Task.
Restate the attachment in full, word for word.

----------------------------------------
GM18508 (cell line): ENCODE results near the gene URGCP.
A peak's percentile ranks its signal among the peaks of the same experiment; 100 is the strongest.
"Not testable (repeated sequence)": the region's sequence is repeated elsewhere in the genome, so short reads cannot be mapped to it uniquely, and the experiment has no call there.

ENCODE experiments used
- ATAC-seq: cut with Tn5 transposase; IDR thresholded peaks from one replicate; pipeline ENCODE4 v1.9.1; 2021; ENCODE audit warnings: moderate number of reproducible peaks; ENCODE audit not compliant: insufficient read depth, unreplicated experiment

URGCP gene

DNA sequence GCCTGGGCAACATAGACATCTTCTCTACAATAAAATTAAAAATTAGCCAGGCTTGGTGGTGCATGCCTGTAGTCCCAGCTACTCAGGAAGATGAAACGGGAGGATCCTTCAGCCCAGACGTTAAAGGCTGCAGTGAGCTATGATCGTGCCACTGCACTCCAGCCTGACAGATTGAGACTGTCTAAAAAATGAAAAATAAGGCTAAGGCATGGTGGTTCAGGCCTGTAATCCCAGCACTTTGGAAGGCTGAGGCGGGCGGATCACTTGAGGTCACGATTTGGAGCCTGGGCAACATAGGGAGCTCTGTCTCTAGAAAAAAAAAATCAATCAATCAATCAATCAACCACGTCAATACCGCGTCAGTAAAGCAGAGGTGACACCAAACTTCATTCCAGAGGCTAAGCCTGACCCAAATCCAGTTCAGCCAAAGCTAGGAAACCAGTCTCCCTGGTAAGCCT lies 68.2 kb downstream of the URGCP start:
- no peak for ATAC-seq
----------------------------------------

GM18508 (cell line): ENCODE results near the gene URGCP.
A peak's percentile ranks its signal among the peaks of the same experiment; 100 is the strongest.
"Not testable (repeated sequence)": the region's sequence is repeated elsewhere in the genome, so short reads cannot be mapped to it uniquely, and the experiment has no call there.

ENCODE experiments used
- ATAC-seq: cut with Tn5 transposase; IDR thresholded peaks from one replicate; pipeline ENCODE4 v1.9.1; 2021; ENCODE audit warnings: moderate number of reproducible peaks; ENCODE audit not compliant: insufficient read depth, unreplicated experiment

URGCP gene

DNA sequence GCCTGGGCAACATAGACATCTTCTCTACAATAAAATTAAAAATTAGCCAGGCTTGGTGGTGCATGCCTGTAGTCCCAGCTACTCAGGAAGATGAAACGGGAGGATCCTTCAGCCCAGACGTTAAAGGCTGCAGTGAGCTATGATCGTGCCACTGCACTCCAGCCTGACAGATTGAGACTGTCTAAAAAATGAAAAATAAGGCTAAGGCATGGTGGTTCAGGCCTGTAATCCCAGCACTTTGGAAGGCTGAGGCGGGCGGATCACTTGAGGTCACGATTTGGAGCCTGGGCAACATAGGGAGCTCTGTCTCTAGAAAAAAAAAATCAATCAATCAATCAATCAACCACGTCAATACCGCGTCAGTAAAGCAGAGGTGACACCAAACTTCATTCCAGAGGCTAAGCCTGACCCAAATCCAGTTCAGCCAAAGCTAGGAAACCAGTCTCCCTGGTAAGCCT lies 68.2 kb downstream of the URGCP start:
- no peak for ATAC-seq